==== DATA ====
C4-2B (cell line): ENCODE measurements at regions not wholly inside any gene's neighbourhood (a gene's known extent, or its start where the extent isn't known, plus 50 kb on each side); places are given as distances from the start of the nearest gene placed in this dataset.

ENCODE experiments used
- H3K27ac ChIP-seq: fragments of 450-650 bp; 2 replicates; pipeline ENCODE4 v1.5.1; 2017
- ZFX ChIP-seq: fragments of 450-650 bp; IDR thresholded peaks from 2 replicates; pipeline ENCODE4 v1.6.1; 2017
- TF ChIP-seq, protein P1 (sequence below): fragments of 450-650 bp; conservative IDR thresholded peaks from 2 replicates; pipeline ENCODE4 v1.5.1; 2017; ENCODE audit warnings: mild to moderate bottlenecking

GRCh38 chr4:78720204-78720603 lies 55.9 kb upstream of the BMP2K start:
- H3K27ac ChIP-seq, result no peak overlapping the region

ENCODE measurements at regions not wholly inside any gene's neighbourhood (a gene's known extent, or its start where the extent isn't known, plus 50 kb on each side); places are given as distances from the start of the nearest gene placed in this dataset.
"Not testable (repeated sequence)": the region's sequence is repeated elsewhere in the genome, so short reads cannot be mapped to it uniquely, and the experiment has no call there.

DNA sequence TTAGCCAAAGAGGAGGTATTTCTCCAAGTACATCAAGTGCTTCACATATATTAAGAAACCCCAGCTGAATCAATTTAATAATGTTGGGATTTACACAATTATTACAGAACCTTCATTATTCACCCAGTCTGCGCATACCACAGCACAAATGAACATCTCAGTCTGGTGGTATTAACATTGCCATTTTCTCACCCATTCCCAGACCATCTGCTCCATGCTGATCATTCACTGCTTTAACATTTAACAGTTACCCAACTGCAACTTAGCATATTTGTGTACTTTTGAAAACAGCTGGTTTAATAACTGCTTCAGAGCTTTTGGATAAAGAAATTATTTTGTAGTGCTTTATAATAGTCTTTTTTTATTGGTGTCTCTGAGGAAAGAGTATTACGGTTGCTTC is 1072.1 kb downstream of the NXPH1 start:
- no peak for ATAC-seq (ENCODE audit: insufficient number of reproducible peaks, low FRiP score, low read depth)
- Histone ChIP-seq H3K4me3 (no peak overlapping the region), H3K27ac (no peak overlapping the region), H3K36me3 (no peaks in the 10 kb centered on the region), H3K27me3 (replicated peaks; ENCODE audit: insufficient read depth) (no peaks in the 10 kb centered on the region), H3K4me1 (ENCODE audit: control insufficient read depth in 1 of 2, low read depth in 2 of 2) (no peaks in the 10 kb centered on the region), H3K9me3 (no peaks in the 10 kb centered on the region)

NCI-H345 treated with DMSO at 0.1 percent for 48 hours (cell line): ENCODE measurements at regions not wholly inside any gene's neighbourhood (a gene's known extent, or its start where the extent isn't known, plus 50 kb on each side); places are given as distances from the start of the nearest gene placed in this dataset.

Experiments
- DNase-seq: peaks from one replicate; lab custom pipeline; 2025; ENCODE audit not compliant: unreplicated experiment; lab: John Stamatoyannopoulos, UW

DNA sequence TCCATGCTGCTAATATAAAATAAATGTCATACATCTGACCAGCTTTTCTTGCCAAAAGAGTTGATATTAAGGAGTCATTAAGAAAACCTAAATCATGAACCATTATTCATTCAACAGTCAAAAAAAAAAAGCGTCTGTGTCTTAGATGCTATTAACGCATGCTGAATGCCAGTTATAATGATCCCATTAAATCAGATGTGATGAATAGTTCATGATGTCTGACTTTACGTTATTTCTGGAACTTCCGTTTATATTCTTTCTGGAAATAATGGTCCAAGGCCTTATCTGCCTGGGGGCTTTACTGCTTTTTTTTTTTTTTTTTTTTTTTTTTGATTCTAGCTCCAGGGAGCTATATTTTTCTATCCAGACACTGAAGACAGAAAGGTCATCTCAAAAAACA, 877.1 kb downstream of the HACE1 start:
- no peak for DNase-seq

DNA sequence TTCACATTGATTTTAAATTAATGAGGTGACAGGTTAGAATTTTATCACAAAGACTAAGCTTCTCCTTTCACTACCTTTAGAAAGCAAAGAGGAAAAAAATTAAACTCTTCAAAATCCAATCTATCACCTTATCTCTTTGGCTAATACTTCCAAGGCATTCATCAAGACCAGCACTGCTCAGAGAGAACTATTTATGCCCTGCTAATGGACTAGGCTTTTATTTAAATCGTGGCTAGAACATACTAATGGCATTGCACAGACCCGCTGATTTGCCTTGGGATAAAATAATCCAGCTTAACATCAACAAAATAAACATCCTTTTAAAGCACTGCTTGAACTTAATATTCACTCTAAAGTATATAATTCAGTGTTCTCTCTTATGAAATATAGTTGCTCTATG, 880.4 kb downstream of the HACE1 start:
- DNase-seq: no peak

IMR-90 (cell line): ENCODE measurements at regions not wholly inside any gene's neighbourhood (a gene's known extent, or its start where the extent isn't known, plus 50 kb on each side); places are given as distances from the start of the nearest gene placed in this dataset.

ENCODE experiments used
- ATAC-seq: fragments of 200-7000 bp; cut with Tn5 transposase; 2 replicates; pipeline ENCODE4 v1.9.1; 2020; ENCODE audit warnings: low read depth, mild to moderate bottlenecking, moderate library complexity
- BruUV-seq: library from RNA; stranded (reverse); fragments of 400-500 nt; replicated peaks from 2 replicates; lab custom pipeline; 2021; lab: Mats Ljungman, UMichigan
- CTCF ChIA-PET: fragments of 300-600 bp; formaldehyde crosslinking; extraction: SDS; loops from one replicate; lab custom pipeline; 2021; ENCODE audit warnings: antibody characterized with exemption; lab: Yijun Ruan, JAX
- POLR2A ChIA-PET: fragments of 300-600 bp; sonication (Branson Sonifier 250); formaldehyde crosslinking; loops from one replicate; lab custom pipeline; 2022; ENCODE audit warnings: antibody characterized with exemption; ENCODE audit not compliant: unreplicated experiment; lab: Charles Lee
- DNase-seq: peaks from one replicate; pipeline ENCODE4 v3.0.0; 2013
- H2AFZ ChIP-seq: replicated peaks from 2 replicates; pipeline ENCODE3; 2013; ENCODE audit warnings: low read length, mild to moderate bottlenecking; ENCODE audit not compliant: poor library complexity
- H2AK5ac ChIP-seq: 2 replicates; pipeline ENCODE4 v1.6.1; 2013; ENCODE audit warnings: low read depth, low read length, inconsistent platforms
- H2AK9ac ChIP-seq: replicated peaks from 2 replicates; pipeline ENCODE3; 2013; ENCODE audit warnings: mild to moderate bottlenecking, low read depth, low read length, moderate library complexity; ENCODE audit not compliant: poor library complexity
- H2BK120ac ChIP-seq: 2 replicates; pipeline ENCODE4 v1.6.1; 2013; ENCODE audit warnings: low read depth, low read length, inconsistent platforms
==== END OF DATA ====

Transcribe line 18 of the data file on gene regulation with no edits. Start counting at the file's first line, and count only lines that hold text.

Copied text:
DNA sequence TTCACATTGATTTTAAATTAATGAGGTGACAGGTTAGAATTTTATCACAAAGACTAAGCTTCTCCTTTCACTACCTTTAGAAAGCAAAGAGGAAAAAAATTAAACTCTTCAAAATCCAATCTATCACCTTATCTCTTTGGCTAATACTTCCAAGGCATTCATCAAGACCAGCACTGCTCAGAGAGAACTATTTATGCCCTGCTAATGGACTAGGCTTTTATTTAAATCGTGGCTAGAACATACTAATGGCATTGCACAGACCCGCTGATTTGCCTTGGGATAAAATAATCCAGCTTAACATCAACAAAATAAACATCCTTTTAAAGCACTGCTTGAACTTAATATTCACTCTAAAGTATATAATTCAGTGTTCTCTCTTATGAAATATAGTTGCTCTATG, 880.4 kb downstream of the HACE1 start: